Ronda Chervin, a convert from Judaism, wrote the reflection on the topic I mentioned at the start, which I discovered in January’s “Magnificat,” p. 120. She begins by affirming that “the purpose of baptism is not to provide the person with a conscious religious experience, but rather to open within him the door through which divine love can flow, to turn the soul toward God by implanting on it his first kiss, as it were.”
What an exquisite way of saying it: “…to turn the soul toward God by implanting on it his first kiss..”
Furthermore, she says, “to deny the child this expression of Christ’s self-giving, on the grounds that the infant is too young to choose freely, would be similar to withholding parental love until the child is at the age of reason.”
She says, “given the infinite gulf between the reality of divine love and even the adult’s ability to appreciate it, who shall set a time when the entering of Christ’s love into the soul would have its greatest efficacy?”
Here’s another question I’ve had. If baptism is simply knowing we want to be in a relationship with Christ and stating that in public, what of those who cannot talk? Who cannot form not only the words, but the thoughts that go with them? Are these denied this gift? Think of the mentally challenged, who could never receive instruction. Would God turn them away because they could not publicly proclaim their desire to be in relationship with the Lord? A resounding no, I say.
“By comparison with the love on God’s part, we are always half asleep,” Chervin continues. “Just as Christ has infinite love for this fresh individual uniquely conceived, so the Church, manifesting the divine love, rushes to bring the infant into contact with it by making him a member of the Mystical Body of the Church.”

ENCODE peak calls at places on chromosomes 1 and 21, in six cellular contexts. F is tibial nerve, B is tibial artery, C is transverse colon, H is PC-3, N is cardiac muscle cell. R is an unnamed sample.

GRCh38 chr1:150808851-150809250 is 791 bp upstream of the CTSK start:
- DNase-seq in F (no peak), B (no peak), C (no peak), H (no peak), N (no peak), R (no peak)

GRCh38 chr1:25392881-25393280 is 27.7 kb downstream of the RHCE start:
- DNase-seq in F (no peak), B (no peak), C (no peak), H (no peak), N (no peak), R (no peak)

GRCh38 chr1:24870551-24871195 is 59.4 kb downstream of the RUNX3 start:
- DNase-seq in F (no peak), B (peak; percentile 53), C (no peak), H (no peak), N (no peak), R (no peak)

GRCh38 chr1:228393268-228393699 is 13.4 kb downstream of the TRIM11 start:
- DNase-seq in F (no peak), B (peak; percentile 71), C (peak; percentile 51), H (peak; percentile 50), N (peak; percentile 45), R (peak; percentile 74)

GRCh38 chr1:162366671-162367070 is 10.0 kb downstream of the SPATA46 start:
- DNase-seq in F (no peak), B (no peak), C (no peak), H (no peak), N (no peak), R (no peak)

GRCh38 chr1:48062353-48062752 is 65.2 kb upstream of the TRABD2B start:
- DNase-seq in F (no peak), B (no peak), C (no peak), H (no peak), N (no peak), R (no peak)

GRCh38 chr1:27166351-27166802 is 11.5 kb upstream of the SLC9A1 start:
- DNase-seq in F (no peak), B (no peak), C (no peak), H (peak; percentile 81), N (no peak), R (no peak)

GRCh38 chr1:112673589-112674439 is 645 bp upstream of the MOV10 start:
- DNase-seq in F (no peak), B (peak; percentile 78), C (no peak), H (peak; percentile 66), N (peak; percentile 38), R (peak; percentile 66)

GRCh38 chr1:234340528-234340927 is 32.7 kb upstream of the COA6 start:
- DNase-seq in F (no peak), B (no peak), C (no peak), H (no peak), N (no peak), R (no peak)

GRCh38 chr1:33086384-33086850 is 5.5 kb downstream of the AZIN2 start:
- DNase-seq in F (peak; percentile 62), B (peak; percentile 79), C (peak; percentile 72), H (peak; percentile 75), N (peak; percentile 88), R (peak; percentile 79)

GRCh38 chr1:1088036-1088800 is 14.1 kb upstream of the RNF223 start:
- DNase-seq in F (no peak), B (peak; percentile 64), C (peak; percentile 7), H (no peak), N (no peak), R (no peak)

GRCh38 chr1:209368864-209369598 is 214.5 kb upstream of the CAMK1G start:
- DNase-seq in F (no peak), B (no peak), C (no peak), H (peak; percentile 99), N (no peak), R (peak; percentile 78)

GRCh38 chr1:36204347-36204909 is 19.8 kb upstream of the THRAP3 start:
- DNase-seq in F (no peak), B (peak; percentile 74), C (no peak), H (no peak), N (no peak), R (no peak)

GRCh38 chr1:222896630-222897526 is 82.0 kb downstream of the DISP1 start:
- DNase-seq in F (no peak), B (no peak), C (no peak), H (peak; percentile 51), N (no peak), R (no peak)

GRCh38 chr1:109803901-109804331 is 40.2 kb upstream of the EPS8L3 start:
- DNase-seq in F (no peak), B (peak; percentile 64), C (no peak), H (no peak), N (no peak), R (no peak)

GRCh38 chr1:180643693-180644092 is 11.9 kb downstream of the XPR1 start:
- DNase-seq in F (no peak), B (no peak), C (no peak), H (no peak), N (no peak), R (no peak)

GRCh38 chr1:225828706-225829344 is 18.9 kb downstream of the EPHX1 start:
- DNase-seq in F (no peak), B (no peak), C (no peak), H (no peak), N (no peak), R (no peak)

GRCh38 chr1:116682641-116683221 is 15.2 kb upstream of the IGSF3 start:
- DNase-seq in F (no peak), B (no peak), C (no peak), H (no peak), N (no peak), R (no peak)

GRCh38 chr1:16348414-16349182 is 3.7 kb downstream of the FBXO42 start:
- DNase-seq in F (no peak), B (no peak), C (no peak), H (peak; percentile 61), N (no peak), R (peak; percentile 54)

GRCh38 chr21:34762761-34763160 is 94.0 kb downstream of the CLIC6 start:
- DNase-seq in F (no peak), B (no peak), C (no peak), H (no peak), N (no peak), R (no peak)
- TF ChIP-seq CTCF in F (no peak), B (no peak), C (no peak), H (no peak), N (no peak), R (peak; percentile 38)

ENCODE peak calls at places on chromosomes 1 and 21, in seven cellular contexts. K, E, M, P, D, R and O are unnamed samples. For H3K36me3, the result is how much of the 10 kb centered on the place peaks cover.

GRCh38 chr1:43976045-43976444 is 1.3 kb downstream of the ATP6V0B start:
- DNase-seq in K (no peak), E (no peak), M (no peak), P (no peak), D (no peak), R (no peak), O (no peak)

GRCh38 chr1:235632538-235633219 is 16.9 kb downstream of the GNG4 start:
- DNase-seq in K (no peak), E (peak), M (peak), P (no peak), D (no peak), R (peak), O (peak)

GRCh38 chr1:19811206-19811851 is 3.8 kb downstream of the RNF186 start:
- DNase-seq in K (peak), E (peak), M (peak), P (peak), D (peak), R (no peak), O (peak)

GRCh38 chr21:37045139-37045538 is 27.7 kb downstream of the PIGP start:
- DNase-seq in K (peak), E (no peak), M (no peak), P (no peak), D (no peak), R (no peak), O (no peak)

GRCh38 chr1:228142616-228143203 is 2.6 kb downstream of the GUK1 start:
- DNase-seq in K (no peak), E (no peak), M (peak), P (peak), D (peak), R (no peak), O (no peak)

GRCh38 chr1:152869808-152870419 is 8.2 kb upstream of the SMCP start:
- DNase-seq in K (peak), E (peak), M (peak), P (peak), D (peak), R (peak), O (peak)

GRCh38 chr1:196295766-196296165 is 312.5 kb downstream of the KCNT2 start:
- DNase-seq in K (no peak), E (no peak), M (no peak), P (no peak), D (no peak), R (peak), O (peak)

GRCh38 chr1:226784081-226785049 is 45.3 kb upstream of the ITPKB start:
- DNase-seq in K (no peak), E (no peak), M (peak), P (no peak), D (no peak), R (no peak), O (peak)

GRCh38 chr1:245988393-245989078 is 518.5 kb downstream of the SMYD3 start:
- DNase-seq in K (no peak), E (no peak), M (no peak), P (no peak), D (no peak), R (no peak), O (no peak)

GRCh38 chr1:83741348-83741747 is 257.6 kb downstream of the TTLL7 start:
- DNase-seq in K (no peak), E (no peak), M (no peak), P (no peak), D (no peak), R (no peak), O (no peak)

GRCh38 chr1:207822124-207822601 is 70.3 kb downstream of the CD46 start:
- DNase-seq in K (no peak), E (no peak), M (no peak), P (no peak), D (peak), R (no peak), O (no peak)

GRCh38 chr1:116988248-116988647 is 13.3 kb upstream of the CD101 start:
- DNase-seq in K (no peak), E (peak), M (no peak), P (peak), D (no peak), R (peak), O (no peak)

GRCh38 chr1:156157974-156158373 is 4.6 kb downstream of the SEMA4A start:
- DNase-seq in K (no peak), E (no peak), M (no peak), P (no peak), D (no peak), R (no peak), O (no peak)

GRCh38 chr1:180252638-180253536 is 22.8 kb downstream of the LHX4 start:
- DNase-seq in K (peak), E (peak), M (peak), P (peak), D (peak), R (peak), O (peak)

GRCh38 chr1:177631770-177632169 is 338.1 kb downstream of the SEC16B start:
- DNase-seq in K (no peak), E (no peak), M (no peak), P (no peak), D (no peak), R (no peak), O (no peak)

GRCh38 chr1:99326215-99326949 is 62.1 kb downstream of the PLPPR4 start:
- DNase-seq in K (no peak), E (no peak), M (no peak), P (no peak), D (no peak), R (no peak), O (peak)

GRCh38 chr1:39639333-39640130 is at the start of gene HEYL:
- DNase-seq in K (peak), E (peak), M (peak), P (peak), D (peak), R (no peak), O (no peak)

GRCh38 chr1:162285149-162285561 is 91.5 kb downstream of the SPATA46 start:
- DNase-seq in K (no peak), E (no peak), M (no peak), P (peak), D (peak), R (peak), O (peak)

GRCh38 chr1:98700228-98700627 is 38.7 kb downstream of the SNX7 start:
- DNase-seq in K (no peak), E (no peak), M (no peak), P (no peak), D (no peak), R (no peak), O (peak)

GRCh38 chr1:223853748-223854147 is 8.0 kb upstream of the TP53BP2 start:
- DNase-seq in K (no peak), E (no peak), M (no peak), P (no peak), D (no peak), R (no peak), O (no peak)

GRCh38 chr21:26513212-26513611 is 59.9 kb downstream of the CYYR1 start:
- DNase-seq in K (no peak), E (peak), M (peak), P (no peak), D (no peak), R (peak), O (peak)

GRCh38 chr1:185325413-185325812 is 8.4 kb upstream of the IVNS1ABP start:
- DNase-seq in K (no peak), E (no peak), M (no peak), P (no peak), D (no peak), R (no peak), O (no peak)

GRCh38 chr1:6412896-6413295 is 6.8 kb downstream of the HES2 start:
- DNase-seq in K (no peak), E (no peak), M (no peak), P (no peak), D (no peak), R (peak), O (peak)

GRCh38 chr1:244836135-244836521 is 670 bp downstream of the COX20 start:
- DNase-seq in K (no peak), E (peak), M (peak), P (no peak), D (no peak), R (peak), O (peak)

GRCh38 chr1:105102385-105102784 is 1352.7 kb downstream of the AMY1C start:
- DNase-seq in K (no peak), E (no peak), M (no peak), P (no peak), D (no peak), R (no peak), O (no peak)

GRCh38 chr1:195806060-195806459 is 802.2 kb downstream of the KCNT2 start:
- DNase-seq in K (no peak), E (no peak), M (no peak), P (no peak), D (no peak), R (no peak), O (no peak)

This has to be the most powerful explanation of infant baptism I’ve ever heard. Catholics baptize infants because we want so much for them to be in contact with divine love. That simply cannot be a bad thing.
Now then, here I am on Sept. 12, 1968, being given this divine gift of baptism as a two-week old infant.
Did I know at the time how it would affect my life? Of course not. But do I believe that it has made a profound difference to me? Emphatically, yes! And so I look back on this day that I don’t remember at all, except for what I’ve been told and this photograph shows, with the utmost gratitude toward my parents for taking the initiative — arranging the date with the priest, finding that beautiful dress, and summoning my Aunt Anne, who stood in for another aunt, my godmother Colleen Guler, to be there to witness this life-giving moment, and with such tenderness and grace.
As I was preparing to write this, it occurred to me that my middle son’s baptism anniversary is coming up on Jan. 19. In fact, it will happen while we’re on the March for Life pilgrimage in Washington, D.C., with our Catholic high school, where he is a freshman. The March itself will actually cross directly with his special day. I don’t know if he’ll understand the significance, but you can bet, as I’m marching down Constitution Avenue with him, I’ll be pondering anew how “God works all things for the good, according to his purposes, for those who love him.” (Romans 8:28)
Q4U: Did you ever question infant baptism? Where are you at in your understanding of it now?